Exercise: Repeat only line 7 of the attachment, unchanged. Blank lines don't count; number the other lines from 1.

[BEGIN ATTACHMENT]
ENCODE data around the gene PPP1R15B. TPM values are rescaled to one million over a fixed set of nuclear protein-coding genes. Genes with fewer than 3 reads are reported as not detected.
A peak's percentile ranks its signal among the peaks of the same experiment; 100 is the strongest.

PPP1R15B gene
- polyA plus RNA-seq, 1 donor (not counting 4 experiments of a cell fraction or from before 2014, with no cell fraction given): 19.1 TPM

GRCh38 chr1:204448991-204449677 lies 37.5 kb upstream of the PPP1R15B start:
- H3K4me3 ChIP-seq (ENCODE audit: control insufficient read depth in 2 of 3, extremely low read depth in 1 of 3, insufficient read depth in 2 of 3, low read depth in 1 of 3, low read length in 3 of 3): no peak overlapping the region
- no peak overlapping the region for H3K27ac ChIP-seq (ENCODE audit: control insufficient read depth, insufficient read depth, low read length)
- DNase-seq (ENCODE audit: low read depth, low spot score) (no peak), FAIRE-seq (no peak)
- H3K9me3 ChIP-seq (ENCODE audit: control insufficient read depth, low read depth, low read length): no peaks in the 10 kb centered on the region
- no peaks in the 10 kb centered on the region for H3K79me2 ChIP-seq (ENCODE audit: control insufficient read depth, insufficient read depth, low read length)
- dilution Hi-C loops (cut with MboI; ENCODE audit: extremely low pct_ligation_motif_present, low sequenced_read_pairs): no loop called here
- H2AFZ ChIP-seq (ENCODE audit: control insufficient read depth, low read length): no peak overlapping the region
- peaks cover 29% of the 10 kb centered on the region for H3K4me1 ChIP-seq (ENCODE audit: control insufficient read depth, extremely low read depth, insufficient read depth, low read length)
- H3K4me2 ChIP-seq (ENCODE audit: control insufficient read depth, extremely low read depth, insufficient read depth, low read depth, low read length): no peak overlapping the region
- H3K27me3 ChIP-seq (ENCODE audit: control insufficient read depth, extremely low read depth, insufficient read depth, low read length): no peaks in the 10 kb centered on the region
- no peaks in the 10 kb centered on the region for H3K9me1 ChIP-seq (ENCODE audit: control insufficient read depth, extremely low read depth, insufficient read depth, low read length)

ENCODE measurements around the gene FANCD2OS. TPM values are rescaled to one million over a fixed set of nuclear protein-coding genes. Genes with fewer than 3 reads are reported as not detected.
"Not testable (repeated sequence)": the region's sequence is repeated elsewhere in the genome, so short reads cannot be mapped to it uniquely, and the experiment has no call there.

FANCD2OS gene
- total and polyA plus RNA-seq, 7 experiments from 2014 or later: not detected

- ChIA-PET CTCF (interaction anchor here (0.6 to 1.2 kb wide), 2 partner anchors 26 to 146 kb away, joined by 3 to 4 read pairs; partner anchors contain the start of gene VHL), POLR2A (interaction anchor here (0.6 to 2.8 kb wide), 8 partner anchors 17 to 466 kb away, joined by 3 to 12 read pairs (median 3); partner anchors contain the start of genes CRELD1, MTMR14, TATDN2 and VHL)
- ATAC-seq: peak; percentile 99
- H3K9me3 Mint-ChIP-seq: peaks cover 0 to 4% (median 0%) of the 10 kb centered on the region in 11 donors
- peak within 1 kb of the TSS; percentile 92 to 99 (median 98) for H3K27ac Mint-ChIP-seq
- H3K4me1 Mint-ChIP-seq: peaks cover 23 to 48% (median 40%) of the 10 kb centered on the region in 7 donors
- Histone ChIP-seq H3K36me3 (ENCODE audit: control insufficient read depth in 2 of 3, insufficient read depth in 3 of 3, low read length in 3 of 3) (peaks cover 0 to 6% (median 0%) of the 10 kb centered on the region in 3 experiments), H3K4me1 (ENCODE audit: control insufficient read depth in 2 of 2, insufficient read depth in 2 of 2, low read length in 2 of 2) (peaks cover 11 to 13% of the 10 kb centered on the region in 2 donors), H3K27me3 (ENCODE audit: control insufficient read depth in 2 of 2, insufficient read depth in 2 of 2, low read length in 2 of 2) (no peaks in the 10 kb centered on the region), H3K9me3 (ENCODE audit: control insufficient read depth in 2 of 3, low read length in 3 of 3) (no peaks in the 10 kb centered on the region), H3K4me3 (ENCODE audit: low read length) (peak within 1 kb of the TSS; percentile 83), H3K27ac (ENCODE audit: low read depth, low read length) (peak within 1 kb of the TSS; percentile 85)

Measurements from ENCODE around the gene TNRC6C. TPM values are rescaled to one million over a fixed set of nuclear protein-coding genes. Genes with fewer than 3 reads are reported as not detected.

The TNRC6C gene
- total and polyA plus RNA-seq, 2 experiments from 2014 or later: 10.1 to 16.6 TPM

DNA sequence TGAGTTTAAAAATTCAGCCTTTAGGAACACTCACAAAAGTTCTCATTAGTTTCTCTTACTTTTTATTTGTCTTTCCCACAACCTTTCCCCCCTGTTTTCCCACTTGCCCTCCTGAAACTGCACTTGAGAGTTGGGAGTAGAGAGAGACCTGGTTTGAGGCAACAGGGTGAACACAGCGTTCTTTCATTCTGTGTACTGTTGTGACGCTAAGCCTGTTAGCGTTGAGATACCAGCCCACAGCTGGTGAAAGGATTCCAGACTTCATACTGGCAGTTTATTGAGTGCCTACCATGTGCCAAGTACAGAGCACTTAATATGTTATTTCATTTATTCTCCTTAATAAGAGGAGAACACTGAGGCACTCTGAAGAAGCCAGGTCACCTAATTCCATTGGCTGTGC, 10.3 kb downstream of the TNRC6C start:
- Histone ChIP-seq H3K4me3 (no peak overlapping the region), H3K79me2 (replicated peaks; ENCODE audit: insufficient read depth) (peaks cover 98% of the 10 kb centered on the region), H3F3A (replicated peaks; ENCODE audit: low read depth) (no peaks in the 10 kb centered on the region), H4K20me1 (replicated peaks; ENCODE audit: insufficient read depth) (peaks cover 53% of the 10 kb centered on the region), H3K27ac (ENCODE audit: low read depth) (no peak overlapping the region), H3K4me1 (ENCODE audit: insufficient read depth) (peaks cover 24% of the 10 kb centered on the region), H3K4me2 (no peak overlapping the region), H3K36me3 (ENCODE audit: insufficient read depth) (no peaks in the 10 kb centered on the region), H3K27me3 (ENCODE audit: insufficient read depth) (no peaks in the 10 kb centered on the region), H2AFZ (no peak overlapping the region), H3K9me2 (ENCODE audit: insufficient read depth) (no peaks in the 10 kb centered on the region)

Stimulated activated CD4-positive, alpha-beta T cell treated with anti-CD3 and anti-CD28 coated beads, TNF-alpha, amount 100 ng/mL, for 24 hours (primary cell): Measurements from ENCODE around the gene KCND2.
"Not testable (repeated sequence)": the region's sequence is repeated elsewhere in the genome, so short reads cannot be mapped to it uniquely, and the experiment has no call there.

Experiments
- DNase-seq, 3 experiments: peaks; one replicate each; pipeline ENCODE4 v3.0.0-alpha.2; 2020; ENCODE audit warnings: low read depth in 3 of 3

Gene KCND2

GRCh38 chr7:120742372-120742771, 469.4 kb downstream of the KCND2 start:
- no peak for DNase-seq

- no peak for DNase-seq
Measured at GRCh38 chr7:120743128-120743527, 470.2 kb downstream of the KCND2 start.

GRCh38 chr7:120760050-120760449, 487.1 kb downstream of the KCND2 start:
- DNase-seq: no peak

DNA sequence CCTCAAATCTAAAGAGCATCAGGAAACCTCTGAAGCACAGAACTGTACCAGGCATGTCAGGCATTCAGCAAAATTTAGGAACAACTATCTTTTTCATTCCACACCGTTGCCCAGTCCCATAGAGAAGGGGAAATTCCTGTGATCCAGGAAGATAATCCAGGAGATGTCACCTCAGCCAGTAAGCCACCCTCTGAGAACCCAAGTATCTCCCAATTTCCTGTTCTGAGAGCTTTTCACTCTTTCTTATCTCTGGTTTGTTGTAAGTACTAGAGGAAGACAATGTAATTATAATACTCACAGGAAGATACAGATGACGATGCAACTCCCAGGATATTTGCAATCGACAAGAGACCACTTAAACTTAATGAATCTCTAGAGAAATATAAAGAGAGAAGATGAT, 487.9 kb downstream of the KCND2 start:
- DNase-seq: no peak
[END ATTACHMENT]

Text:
- no peak overlapping the region for H3K27ac ChIP-seq (ENCODE audit: control insufficient read depth, insufficient read depth, low read length)